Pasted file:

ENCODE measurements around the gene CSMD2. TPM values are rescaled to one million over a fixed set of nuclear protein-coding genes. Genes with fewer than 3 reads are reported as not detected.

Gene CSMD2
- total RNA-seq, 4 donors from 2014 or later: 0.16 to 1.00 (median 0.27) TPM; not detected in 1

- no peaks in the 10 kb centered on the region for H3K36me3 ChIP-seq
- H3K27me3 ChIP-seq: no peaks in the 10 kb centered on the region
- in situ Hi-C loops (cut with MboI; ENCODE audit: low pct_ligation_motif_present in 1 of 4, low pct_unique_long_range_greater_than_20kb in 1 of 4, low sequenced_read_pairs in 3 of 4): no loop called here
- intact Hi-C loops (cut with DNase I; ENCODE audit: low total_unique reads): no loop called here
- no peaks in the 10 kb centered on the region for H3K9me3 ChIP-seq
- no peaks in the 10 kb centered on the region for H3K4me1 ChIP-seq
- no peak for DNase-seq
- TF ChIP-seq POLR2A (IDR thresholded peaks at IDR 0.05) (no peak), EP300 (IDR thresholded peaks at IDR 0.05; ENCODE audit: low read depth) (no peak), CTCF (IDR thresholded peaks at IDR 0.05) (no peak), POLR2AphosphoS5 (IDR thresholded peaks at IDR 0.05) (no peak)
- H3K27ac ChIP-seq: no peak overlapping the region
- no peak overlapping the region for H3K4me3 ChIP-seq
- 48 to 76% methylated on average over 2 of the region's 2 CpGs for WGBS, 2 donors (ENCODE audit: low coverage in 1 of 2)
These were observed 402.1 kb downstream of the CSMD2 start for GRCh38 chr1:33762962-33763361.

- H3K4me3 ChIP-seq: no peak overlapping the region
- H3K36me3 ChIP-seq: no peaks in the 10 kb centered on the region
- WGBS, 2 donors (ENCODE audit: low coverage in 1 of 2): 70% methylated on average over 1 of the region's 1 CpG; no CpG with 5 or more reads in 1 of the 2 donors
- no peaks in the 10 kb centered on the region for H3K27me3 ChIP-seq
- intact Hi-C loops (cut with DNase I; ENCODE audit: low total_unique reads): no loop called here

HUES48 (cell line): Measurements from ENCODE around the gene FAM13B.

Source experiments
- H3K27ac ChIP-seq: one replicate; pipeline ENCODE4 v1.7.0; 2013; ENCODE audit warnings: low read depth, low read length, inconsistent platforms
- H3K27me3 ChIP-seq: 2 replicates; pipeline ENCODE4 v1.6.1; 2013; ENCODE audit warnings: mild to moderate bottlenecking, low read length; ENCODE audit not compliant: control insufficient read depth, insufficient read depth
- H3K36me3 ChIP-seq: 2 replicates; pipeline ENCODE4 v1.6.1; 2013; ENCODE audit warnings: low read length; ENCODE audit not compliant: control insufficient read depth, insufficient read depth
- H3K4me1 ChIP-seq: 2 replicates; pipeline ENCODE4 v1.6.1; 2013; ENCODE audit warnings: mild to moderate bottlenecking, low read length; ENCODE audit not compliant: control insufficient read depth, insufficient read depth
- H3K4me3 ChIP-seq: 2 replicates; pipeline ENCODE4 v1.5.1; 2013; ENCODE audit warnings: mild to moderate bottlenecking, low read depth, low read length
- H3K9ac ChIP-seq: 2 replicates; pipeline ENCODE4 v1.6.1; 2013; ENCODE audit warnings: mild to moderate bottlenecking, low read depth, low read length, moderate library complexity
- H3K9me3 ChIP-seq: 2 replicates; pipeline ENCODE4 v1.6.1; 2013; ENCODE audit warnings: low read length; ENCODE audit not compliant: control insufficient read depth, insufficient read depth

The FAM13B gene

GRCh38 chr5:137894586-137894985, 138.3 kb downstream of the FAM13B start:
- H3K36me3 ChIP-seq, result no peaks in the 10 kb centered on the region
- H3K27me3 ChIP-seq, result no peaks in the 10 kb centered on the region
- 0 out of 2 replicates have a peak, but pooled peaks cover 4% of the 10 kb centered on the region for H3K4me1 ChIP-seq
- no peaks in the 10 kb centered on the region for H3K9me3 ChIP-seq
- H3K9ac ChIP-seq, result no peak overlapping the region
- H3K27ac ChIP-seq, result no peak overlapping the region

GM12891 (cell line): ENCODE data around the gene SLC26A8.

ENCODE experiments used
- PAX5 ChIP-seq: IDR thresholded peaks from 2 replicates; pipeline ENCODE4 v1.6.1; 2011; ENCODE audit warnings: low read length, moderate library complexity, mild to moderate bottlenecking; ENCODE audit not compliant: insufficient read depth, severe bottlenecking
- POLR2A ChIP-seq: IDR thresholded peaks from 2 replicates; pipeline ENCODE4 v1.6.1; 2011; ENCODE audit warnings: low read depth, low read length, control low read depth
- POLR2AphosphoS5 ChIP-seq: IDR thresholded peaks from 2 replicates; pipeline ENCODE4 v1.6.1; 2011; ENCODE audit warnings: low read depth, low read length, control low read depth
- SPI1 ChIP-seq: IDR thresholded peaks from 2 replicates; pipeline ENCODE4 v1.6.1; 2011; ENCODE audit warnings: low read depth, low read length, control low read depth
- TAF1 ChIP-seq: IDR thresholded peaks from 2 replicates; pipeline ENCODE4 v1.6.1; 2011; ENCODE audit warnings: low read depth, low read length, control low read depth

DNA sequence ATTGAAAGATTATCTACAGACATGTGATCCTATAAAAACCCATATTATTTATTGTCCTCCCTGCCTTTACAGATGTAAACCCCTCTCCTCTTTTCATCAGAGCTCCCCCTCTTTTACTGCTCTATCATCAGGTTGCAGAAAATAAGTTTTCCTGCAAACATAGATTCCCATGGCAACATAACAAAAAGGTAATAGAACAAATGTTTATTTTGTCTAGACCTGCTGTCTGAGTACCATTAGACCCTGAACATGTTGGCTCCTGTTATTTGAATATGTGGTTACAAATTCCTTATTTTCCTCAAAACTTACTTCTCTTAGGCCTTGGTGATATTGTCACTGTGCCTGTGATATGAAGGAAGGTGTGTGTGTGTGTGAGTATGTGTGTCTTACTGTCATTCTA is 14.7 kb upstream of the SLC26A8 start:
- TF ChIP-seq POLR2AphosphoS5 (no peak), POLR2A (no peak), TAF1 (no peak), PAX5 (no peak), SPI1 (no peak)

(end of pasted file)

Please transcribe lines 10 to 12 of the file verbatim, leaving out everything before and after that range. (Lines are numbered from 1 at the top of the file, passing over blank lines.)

- no peak for DNase-seq
- TF ChIP-seq POLR2A (IDR thresholded peaks at IDR 0.05) (no peak), EP300 (IDR thresholded peaks at IDR 0.05; ENCODE audit: low read depth) (no peak), CTCF (IDR thresholded peaks at IDR 0.05) (no peak), POLR2AphosphoS5 (IDR thresholded peaks at IDR 0.05) (no peak)
- H3K27ac ChIP-seq: no peak overlapping the region